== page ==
After trailing by eight runs in the eighth inning, they brought the tying run to the plate, falling just short in a 12-10 loss to the Tampa Bay Rays. But the concern in Birdland these days isn't about the offense, but a starting rotation that is struggling at a critical time of the season.
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Hammel was unable to get out of the fifth inning for his second straight start, allowing seven runs on 10 hits over 4 2/3 innings as part of a 17-hit Tampa Bay hit parade in front of an announced 38,061 at Camden Yards.
The Orioles (23-18) have lost three straight for just the second time this year and the first time since the season's first week.
Hammel (5-2) allowed the most runs since yielding eight in a 3 1/3-inning start against the Los Angeles Angels last June 27. In 29 starts with the Orioles, it's just the second time he's allowed seven or more runs. Hammel hasn't completed six innings in three of his past four starts. And after pitching to a 3.79 ERA in six April starts, Hammel has a 10.43 ERA in three outings this month.
“It's tough,” Hammel said. The minute you start beating up yourself, you kind of put yourself behind the eight ball. So I always expect the best out of myself, but I do know that I've been in this situation before, where I've been through a little tough run, that getting down on yourself and really beating yourself up and not letting yourself get better will only hurt you. So I've got to have a short memory and get back to work.”
With the Orioles having begun a stretch of 17 games in 17 days — and 34 games in 35 days — on Friday, the team's rotation is struggling. In five of the past six games, Orioles starting pitchers have gone five innings or less — and they have lost four of those six games.
“We had some challenges last year, and we will again this year,” Orioles manager Buck Showalter said. “That's part of it. It's frustrating for us as a team, not as a pitching staff, to score 10 and not be able to win the game. But it happens sometimes. I was an out or two away from getting some of those guys out of the game. Next thing I know, we had the tying run at the plate.”
Miguel Gonzalez and Wei-Yin Chen –— two of the team's most consistent starting pitchers — are on the disabled list (Gonzalez hopes to return Tuesday from a thumb blister). Freddy Garcia struggled in his last outing, and the team is calling up Jair Jurrjens from Triple-A Norfolk to pitch today's game against Tampa Bay.
Jurrjens will be the team's 10th starting pitcher this season.
And Hammel, who prides himself in getting the Orioles deep into games, has struggled to provide an anchor for a floundering rotation.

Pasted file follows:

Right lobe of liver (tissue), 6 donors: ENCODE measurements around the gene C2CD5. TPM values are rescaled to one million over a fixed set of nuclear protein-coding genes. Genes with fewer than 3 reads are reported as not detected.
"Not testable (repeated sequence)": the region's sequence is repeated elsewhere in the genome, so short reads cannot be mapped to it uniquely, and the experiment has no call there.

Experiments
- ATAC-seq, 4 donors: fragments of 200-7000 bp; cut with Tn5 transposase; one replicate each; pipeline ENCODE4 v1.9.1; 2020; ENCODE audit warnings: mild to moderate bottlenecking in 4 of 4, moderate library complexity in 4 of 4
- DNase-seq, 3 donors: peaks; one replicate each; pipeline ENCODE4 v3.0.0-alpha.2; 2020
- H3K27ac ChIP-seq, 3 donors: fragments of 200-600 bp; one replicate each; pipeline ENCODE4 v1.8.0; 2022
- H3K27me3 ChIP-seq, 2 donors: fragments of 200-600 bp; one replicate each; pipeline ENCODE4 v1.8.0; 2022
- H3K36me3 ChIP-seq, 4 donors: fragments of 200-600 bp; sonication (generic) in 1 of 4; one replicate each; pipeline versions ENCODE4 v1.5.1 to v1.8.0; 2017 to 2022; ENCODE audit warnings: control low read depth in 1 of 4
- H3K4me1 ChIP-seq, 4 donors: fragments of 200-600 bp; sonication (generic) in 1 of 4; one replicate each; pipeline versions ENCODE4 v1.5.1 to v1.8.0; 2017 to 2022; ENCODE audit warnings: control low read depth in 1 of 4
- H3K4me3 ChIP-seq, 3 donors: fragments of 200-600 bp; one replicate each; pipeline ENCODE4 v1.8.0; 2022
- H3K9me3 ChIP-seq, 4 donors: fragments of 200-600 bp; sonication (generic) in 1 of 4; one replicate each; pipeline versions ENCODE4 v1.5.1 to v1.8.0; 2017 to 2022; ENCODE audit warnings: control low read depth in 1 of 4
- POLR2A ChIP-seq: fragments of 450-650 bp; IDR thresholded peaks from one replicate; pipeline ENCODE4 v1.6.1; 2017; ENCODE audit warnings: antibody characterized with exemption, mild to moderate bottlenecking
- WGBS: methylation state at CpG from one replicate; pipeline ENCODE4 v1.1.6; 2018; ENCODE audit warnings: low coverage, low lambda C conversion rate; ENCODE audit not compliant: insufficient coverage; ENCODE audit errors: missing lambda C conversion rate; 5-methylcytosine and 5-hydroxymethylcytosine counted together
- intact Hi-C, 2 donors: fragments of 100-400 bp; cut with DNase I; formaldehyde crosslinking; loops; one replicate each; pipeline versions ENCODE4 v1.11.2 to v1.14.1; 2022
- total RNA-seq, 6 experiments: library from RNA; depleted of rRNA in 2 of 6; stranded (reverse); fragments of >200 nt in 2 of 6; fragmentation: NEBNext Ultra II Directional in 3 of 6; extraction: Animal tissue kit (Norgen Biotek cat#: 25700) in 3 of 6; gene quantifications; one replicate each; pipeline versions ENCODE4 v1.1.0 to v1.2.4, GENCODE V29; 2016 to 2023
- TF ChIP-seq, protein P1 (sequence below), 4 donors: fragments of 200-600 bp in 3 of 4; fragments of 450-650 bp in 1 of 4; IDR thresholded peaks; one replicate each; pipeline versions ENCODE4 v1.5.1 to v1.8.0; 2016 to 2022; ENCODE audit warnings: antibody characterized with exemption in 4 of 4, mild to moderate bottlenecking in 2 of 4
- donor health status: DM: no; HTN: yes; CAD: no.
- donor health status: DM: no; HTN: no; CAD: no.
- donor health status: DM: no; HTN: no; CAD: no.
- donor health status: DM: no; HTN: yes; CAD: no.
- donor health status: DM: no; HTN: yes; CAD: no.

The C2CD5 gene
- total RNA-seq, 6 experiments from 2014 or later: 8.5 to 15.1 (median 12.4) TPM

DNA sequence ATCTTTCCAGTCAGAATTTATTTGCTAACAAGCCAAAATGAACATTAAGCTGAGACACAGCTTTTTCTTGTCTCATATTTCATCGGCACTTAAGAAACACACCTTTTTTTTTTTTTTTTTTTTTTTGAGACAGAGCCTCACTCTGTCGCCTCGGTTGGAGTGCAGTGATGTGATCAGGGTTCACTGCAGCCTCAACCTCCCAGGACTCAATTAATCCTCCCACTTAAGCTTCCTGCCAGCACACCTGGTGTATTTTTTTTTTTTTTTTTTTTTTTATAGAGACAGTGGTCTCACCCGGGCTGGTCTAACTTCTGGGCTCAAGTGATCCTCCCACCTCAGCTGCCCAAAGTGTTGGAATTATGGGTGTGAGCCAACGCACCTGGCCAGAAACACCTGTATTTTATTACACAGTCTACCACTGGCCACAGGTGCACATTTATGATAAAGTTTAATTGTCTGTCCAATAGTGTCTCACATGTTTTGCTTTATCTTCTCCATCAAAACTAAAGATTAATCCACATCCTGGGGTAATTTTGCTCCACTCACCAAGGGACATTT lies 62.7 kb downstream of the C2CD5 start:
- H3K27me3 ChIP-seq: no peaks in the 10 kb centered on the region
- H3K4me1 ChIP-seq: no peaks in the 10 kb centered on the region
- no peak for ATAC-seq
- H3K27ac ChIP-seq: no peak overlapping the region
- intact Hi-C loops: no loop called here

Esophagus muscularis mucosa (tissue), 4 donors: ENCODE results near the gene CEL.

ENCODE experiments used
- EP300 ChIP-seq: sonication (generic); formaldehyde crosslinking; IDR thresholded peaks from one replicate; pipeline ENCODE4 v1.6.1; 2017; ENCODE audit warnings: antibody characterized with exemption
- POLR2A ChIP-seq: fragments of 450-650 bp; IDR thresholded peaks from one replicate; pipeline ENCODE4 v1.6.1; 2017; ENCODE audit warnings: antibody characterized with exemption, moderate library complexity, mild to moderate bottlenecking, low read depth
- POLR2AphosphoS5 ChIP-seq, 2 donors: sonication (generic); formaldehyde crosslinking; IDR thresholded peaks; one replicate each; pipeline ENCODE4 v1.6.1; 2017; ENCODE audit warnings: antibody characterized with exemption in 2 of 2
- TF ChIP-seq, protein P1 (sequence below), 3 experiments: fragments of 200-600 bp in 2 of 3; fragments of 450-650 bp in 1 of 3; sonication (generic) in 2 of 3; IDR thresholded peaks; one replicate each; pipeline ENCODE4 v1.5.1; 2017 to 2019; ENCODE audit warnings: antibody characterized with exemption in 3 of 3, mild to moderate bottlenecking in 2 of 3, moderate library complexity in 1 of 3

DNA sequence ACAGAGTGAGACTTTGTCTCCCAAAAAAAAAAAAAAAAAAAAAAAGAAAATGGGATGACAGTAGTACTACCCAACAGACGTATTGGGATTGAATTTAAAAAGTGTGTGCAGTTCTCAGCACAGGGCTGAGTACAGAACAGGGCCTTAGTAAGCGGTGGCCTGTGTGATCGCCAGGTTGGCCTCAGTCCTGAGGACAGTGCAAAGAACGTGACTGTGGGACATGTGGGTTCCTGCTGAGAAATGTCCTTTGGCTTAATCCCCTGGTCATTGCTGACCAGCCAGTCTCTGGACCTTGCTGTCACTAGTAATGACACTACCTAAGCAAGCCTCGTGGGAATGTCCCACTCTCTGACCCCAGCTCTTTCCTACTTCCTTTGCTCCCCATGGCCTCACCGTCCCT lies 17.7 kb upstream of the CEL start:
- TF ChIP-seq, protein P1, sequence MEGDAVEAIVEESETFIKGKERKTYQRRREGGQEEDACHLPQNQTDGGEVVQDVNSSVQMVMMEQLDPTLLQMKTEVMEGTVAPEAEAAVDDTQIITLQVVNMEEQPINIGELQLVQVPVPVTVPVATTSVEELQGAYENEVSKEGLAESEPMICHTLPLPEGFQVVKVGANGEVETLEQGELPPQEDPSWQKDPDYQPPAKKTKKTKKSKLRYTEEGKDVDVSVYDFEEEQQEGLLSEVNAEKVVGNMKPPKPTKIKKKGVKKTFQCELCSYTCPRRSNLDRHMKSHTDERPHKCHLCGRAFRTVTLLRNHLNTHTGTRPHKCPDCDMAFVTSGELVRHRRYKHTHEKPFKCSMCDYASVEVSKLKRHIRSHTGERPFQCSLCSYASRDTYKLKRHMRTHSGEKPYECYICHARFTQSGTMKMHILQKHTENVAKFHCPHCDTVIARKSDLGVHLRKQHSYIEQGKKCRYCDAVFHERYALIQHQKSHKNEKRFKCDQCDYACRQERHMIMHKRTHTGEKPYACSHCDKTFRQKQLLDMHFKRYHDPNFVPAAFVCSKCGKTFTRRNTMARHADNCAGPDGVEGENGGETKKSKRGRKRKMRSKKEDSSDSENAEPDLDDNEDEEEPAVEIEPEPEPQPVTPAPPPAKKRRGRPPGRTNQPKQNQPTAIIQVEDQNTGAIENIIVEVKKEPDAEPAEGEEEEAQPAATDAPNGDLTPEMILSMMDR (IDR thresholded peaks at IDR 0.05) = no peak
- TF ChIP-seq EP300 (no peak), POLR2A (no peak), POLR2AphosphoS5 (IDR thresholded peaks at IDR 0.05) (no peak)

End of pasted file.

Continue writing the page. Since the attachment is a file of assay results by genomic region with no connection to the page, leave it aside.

“Definitely, that's my role,” Hammel said. “That's any starting pitcher's role, to go in and pick your guys up when others go down. And I did it last year [when I got hurt] and they picked me up. So it is my turn to start pulling some weight, and I'm not doing it right now.”
Tampa Bay's 12 runs Friday were the most the Orioles have allowed this season, and over the past two games the Orioles have allowed 34 hits.
The Orioles rallied to score six runs in the eighth inning, capped by left fielder Chris Dickerson's three-run homer off Rays reliever Kyle Farnsworth.
The Orioles sent 10 batters to the plate in the inning, scoring five runs with two outs. Matt Wieters hit a two-out single up the middle past a pull shift to drive in two runs and bring the Orioles within 12-7.
“You're not out of it until the game's over,” Wieters said. “And that's something that in this clubhouse … as we're walking back to the clubhouse after the game, we still think we've got a shot.”
Wieters was the final hitter Rays starter Jeremy Hellickson (2-2) — who became the first pitcher to allow eight earned runs in a game and get the win in six years — faced. Farnsworth came in and walked J.J. Hardy, then left a 1-1 cutter over the plate that Dickerson hit onto the flag court in right for his first Orioles homer.
The Orioles brought the potential tying run to the plate after Yamaico Navarro's infield single, but McLouth, the 10th hitter of the inning, flied out to left to end the threat.
Hammel walked a tight-rope throughout the first two innings before the Rays opened up for a four-run third that was capped by Kelly Johnson's three-run homer with two outs.
With the Orioles holding a 3-1 lead, the Rays cut the deficit to one on James Loney's sacrifice fly to left with runners at the corners. With two on, Hammel left a 3-2 fastball over the outside half of the plate to Johnson, who sent off the top of the grounds crew shed in right-center to give the Rays a 5-3 lead. The Rays later chased Hammel from the game in the fifth on Johnson's two-out RBI single that made it 6-3. Hammel threw 99 pitches, 58 of them strikes.
“He's fighting himself and just not getting the ball where he wants to get it,” Showalter said. “Stuff-wise, he's in pretty good shape, but there's two parts to that equation, and nobody knows that more than Jason. … He's got some sequences and things in his favor that he can't take advantage of and get the ball in the right place in the right count.”
The Orioles were forced to use five pitchers on the night, quickly depleting a bullpen that just had a day off Thursday.